Obstructing the Will of the People
Here at Show-Me Daily, we have long documented the efforts of the Missouri Municipal League to prevent this state’s citizens from voting on constitutional amendments that would severely limit abuses of eminent domain in this state. For years now, the league (its leadership is made up of elected officials from across the state) has successfully persuaded cities to use your taxpayer dollars in order to help support their effort. Part of that effort has included litigation that the filers claimed to be an attempt to get a “fair” ballot title — but, in reality, it was intended to keep the measure off the ballot entirely by so delaying the signature-gathering process that it would be impossible to collect the necessary number within the limited time available.
Up until a few weeks ago, advocates of eminent domain reform had no real proof that the Municipal League’s lawsuits had this suspected insidious purpose. On Nov. 20, however, at a meeting of the Missouri Bar Association’s Eminent Domain Committee, a managing partner in the law firm representing the Municipal League was asked to give an update on the litigation. She had this to say (audio transcript; emphasis added):
It’s not a real big update, but … um … from the standpoint of the initiative petition, uh, we did partially win, uh, in the … at the trial court level, and it’s on expedited appeal for the western district, um, which will be argued in December, with the main objective being to delay the gathering of signatures and, um, hopefully we’re … we’re accomplishing that.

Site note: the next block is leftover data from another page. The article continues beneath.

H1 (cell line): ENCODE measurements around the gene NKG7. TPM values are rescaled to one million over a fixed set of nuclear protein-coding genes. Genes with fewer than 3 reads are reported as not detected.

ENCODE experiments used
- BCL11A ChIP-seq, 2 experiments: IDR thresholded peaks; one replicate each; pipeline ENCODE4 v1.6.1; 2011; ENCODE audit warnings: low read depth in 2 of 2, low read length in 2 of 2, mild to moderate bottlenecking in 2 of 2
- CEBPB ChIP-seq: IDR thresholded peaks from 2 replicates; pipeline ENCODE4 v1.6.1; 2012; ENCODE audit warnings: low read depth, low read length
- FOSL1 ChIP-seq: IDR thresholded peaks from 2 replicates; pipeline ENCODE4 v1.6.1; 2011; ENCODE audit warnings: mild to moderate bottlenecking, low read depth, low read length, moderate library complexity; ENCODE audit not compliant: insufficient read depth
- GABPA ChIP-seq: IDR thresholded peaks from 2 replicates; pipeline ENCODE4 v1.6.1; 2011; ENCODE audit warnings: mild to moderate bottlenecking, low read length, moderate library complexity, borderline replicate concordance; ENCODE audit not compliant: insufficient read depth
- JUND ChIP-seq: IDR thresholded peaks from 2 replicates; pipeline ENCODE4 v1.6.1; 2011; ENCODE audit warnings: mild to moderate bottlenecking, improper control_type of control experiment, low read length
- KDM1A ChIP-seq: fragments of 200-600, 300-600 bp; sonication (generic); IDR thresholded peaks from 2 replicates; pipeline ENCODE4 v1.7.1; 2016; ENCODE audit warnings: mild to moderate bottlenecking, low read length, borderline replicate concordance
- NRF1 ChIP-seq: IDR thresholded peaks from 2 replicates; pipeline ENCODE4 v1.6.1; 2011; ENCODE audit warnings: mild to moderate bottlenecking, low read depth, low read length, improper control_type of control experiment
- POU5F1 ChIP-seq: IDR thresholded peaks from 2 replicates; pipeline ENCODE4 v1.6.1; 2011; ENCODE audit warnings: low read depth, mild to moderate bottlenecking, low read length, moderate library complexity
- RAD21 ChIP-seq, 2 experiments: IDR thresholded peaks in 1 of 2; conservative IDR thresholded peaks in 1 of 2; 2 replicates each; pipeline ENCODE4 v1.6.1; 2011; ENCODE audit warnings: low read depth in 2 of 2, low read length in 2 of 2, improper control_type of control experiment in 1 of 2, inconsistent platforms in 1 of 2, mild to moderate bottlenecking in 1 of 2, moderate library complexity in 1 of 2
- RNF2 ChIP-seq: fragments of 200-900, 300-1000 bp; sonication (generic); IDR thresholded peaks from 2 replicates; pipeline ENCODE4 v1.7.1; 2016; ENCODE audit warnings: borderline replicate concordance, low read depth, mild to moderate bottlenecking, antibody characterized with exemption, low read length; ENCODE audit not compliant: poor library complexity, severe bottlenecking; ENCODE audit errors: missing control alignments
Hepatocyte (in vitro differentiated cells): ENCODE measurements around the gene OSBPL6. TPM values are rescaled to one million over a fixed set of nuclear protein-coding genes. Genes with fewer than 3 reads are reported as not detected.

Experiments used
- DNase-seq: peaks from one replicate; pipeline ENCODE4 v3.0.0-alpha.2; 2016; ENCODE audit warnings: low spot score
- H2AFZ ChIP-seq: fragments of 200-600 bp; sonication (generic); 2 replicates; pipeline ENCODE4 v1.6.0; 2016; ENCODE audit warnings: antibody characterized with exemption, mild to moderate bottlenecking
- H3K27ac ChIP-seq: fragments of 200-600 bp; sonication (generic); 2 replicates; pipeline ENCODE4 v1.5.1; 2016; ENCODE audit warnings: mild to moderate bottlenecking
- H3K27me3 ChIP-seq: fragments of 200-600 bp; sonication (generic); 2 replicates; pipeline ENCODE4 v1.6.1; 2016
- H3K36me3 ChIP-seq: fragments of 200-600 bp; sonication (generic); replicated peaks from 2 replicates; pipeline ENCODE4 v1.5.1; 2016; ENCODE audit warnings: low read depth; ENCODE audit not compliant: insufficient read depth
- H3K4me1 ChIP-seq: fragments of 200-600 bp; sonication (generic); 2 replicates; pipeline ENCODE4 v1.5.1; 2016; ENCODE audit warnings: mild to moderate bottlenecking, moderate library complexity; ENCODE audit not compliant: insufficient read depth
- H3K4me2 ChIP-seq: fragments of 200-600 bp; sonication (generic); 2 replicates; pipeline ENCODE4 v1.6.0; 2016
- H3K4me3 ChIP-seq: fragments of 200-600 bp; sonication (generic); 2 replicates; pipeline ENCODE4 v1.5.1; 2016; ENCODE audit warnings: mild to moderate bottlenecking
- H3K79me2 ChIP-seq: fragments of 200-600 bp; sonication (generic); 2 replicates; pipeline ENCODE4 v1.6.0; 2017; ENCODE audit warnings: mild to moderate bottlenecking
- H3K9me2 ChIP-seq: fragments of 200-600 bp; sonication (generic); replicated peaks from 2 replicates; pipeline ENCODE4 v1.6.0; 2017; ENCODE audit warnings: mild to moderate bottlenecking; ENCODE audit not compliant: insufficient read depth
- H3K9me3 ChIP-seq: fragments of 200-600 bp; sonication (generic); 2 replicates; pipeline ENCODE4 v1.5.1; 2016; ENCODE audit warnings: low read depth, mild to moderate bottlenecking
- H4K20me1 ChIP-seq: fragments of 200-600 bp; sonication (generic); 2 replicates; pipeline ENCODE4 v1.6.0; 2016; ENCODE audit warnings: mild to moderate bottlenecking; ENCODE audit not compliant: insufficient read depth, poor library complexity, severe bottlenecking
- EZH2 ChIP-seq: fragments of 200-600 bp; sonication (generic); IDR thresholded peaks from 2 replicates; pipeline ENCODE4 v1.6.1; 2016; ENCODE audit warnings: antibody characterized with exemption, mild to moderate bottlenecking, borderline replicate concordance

Missouri Citizens for Property rights, the group spearheading the petition effort, has asked the court for permission to supplement the record with the audio evidence of the attorney’s statement, and should hear today whether the court will agree. If the court chooses to take her statement seriously, it could assign sanctions against her firm for violating the ethical rules (yes, attorneys are supposed to understand ethics) governing the legal profession.
The story has started to gain interest nationwide — as it should. It is yet another example of powerful people trying to prevent ordinary citizens from having their own say on important issues. The AP article has so far been run by media outlets in Atlanta, Phoenix, Washington, D.C., Seattle, Miami, Philadelphia, Minneapolis, and Dayton, Ohio. Here in Missouri, the story has been reported in Kansas City, Springfield, Columbia, Jefferson City, Joplin, Cape Girardeau, and St. Louis — although it is interesting to note that the Ost-Pay Ispatch-Day, for some reason, has not yet covered this story.